The dynamics and social organization of innovation in the field of oncology/Stochastic block models

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Block models are generative models that create networks from groups (blocks) of nodes by prescribing specific patterns of connection between each of the groups. It can, for example, describe assortative patterns - things that go together, usually called "communities" - but is not limited to them, enabling descriptions that are richer than mere proximity.

Block models can be formulated as stochastic models, prescribing probabilities for nodes in each group to connect to nodes in other groups. From these probabilities one can sample entire networks. Any network, therefore, will have some probability of being sampled from that model. Some networks will be more likely to be sampled - those whose connectivity patterns align with the model's - other will be less likely to be sampled from that specific model.

Thus, given a network, one can inverse the above procedure and, instead of generating a network from a model, search within a family of models or a model's parameters - the groups it proposes - which model or set of parameters is more likely to have given birth to the network at hand. By the very nature of block models, once this is done, it provides a classification of the network's nodes in groups according to their connectivity pattern.

This inversion from "model to network" towards "network to model" proceeds by searching for models that minimize the amount of information necessary to describe the entire network given the model, plus the model itself. That is, the information about the parameters of the model, plus the information about the details of the network that were not taken into account by the model with those parameters. This total information is called the description length of a model for some network. Two qualities of this procedure are that it is non-parametric, in the sense that parameters are inferred from data, and that it distinguishes noise from signal, thus avoiding over-fitting the model. It reflects a goal of seeking explanations to phenomena that balance the fit on the data with the complexity of the explanation, in a quantitatively precise way.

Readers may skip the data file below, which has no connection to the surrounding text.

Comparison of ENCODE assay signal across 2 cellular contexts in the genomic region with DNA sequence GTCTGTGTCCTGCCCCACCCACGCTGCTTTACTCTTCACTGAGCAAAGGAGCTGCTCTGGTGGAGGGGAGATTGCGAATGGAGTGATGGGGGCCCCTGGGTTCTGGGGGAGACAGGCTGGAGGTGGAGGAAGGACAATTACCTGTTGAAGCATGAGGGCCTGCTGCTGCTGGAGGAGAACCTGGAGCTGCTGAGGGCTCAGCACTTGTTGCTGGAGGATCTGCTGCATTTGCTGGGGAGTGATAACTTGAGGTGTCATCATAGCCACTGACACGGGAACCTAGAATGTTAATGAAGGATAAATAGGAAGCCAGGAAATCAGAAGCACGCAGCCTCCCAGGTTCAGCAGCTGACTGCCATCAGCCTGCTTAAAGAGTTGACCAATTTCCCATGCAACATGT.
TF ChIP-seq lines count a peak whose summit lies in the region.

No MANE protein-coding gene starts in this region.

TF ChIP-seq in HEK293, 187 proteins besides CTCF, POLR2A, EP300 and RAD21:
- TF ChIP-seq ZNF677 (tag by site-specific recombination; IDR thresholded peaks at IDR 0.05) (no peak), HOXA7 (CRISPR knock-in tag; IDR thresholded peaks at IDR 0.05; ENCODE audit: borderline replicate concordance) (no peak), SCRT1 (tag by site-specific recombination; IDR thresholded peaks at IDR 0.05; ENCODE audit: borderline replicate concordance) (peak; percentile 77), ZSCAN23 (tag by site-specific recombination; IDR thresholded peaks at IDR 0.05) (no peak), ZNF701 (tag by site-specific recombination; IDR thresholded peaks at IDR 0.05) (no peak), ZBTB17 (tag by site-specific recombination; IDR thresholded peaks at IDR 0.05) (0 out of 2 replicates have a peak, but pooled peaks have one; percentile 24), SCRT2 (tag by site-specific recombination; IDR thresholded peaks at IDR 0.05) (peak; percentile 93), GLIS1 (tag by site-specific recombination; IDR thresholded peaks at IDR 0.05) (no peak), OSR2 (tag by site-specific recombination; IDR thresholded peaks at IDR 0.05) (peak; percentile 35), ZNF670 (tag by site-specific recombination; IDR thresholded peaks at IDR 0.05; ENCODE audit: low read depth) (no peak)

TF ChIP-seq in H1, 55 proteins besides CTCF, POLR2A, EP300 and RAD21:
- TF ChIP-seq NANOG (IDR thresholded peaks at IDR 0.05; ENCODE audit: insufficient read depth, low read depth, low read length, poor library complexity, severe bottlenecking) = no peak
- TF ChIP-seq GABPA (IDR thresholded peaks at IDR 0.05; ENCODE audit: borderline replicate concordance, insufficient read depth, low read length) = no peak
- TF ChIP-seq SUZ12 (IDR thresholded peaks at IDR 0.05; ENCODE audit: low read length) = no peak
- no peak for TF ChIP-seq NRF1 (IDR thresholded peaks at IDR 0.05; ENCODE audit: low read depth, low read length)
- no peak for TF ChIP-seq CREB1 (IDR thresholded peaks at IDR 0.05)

It should be noted that earlier block models were quite restrictive, having groups of fixed degree and a predetermined number of groups. Today there are extensions that allow for the degree sequence in each group to be taken into account, for the existence of overlapping groups, as well as to derive the number of groups from the data, or provide a nested (hierarchical) structure of blocks. This means you not only learn the groups, but you learn how the groups are grouped themselves in a meta-network, and so on (meta-meta-network!), until you end up with a single group at the root.